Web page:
Use of custom sources in Ecto


in section Polymorphic associations there a few uses of custom sources, in the example

has_many :comments, {"posts_comments", Comment}, ...


has_many :comments, {"tags_comments", Comment}, ...

which makes sense because Comment is defined without a fixed table,

defmodule Comment do
  use Ecto.Schema

  schema "abstract table: comments" do
    # This will be used by associations on each "concrete" table
    field :assoc_id, :integer

Now my question is the following:

Are custom sources meant to be used only with schemas like Comment, which do not have a fixed table?

Or are there other uses for custom sources, like in this example, in which it is unclear if Category is defined like Comment or it is something else?


{table, Schema} is simply a way to override the source used to query data for a certain schema. You can also use them in ecto queries like from comment in {"posts_comment", Comment}. It doesn’t matter what your schema/2 macro lists as source, so you can do that with any ecto schema you might have. It is useful for any case, where you might want to use the same schema with different tables as source for data.


Thanks for your clear answer.

Have you found any practical uses, besides the case of polymorphic associations, that you might want to share?

I’m currently using it for an entity, which is stored in different tables based on its current state. Like for example {"available_jobs", Job} and {"unavailable_jobs", Job}, but it only works really well if you don’t need additional data of the table, which is different between both.

Don’t know if I clearly understood this

but it only works really well if you don’t need additional data of the table, which is different between both.

Does this mean that it only works in practice if the tables have exactly the same schema (i.e., columns)?

It means the table needs to have the columns for the fields of the schema you’re selecting in a query. For associations by default all fields will be loaded. It’s as simple as that. In practice it’s way simpler to handle two different schemas if you want to handle different data than trying to make a single schema work by only querying parts of its fields. So yeah, this is most useful if the tables have exactly the same columns and you’re selecting the same fields of of them. It doesn’t mean the table cannot have extra columns, which you don’t select for the schema. All of that is also the case for any other schema though. Just imagine {"other_table", SomeTable} like you would’ve written:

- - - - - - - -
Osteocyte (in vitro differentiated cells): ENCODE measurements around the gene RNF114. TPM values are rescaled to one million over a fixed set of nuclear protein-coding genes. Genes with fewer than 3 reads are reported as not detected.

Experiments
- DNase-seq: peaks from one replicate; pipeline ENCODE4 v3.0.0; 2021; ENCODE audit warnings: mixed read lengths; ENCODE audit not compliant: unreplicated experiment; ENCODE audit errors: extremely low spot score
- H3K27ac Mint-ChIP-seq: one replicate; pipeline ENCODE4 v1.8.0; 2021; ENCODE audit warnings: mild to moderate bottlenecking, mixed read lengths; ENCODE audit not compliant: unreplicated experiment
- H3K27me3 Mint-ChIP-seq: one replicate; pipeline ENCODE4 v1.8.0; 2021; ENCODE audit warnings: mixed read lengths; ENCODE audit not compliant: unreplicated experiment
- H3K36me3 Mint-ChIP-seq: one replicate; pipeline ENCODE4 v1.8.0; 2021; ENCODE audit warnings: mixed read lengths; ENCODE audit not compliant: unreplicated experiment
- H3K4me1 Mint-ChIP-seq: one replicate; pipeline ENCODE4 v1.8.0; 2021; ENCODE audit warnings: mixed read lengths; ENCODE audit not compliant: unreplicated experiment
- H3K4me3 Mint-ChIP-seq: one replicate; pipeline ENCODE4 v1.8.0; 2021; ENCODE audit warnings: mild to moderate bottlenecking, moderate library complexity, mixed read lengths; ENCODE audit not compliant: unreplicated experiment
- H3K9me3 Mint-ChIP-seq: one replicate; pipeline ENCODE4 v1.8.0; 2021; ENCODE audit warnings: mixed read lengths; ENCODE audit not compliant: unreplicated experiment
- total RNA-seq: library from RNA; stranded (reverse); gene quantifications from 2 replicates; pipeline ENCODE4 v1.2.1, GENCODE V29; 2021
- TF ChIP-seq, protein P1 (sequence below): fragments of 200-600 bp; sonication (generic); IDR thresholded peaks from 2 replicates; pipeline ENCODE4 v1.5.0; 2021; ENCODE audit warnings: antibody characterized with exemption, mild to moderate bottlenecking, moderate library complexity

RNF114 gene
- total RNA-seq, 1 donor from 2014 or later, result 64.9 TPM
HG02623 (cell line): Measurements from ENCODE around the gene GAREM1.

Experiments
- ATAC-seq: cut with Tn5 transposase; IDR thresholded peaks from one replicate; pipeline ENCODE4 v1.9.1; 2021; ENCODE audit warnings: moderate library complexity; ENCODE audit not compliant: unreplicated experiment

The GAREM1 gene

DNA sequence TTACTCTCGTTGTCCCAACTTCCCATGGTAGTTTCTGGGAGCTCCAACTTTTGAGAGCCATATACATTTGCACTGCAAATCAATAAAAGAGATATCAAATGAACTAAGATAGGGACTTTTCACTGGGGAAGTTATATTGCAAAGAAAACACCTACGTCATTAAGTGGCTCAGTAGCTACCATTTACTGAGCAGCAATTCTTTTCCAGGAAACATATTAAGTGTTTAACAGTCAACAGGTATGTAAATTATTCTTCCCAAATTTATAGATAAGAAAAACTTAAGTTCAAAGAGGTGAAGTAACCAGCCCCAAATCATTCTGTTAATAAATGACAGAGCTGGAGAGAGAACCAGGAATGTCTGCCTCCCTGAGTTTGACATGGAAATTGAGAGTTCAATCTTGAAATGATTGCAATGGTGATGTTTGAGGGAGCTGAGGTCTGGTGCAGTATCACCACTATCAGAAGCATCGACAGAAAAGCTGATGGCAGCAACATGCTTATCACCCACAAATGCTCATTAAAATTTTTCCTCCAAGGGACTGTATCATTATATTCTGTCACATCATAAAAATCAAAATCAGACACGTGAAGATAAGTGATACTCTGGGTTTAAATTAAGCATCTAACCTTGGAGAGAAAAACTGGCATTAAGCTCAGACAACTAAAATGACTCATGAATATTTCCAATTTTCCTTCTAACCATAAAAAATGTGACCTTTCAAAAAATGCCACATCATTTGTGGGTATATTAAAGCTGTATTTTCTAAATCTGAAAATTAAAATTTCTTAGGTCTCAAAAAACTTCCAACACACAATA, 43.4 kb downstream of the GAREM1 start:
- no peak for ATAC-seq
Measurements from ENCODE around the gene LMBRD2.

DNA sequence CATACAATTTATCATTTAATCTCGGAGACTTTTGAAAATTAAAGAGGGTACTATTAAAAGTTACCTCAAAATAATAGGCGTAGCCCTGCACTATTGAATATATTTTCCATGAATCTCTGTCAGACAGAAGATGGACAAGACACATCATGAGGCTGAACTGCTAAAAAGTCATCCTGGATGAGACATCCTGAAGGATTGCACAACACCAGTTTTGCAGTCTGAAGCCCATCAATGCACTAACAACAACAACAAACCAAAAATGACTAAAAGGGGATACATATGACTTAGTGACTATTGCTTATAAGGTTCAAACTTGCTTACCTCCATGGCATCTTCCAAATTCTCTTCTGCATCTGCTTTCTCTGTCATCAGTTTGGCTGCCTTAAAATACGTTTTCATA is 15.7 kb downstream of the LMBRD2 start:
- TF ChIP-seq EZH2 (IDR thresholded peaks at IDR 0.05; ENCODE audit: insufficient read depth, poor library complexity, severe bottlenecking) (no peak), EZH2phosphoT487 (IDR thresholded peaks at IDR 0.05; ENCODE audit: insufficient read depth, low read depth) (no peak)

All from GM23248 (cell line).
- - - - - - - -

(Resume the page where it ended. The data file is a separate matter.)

defmodule SomeTable do
  schema "other_table" do

Just that you didn’t need to “copy the module” just to use another source table.

Ok, now it is even clearer :+1:

It seems useful:

  • for polymorphic associations
  • if you want to partition a huge amount of data, of the same schema, across several tables, for performance reasons (which seems like what you do for Job, no?)
  • and probably other use cases I can’t remember right now

Thanks again @LostKobrakai

Dear readers: if you know of other interesting use cases, please post them here for future reference. Thanks.

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It’s not performance reasons, but rather querying ones. Sometimes it’s easier to move data elsewhere instead of handling differentiation only via where clauses in queries.

Interesting … why is that? … perhaps the codebase you are working on is too complex to change? :thinking:

It would be interesting to know, because it seems another case to add to the previous two.

Yeah in my case it was because of not wanting to touch the querying of existing code, but I can also see it being an intentional design decision. E.g. there might be quite a lot of metadata on those tables, which is different between states and queried through different schemas.

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